In Virginia Beach on Thursday, Cynthia Creede, the organization’s director of transit and wellness, presents a special award to Suffolk centenarian Benjamin Jackson Holland, during Senior Services of Southeastern Virginia’s annual meeting.

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Suffolk centenarian honored

Published 10:56pm Thursday, January 24, 2013

Anyone pondering the secret of a long life would do well to ask 100-year-old Benjamin Jackson “BJ” Holland, a Suffolk resident honored by Senior Services of Southeastern Virginia Thursday.

“I was brought up in a Christian home, and I was taught to obey the Bible. And I read the Bible every day,” Holland said, moments after receiving the inaugural, discretionary Inspiration Award during SSSV’s 40th annual general meeting Thursday.

A surviving twin and one of seven children, Holland reached 100 years of age on June 5, 2012, celebrating the occasion with family and friends at Dr. Martin Luther King Jr. Memorial Community Center in Franklin.

The sprightly senior never misses a day visiting the center, where he likes to converse with friends and build on his dominos skills.

“One of the first things he does when he comes to the center, he pulls out his Bible, and he says a little scripture,” city of Franklin Director of Parks and Recreation Frank Davis said, before Holland received the award at the Holiday Inn Executive Center in Virginia Beach.

“After that, he’s known to play a mean game of dominos.”

Holland attended the annual general meeting with a group of family members, including niece Shirley Holland Bailey.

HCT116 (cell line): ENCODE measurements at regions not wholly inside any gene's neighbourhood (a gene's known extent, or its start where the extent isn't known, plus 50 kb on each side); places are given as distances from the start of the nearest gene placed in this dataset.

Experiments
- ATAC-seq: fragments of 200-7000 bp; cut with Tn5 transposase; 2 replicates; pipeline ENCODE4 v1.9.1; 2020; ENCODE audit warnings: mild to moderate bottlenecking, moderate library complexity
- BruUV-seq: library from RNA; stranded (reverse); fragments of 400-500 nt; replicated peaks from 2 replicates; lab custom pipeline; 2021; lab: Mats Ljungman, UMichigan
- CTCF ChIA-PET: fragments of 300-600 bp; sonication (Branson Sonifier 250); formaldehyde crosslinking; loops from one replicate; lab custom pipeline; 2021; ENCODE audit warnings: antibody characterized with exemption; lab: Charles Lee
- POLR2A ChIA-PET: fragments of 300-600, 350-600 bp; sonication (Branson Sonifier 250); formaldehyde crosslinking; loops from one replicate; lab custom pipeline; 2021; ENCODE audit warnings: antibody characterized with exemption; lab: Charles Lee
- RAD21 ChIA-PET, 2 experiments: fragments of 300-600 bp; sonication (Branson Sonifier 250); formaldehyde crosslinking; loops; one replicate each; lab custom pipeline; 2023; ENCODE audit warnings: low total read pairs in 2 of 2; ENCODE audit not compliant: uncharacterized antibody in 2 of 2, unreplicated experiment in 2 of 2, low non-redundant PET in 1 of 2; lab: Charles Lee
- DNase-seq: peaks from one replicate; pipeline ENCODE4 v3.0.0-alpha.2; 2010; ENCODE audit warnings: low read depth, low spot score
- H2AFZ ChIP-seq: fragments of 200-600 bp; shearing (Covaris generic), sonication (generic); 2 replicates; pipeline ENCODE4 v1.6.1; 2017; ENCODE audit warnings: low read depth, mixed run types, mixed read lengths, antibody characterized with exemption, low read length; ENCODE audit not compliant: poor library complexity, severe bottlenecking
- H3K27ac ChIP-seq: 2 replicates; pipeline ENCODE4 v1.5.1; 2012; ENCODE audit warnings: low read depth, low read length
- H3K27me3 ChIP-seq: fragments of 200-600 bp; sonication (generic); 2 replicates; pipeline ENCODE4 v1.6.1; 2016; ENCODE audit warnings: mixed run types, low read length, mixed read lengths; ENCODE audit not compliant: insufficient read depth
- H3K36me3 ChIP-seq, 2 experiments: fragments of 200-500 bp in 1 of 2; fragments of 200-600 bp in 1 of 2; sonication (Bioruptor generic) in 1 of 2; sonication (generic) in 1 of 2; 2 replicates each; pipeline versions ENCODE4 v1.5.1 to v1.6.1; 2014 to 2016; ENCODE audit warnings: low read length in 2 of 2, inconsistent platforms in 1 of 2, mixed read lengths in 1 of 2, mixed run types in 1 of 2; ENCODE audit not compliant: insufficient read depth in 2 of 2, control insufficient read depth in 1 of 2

“He’s such a good man; I can say that first,” Bailey said when asked to comment on her uncle.

“I lost my auntie, so if he didn’t go to the community center, that would put him by himself. It gets him out of the house and keeps his mind active.”

Holland was a farmer most of his life, growing peanuts, cotton and corn, as well as raising livestock.

He now lives on his own — but next door to his niece — cooking and cleaning for himself.

When he was younger, Holland lived in Jersey City for a decade, but he was glad to return to the farm.

“I came home to farming,” he said.

As for dominos, he said he’s been playing for 90 years. “I started when I was a little boy. I got it down pretty good.”

Davis, who introduced Holland to the audience after he was helped onto the stage to receive his award, also told some stories from when the two men used to travel around together as part of a group that visited seniors in their homes.

“We were out one day in Southampton County, in the country,” Davis said. “I managed somehow to get stuck in the mud. Mr. Holland said, ‘Don’t worry Mr. Davis, I’m going to get out and push the van.’”

Another time, Davis was in unfamiliar territory and relying on a GPS device. Holland later asked, “Mr. Davis, tell me where was that woman at, giving you instructions? Was she in the front of the van? Was she in the back of the van?”

Holland said he was “shocked” to receive the Inspiration Award. “It’s a feeling I have never felt before,” he said.

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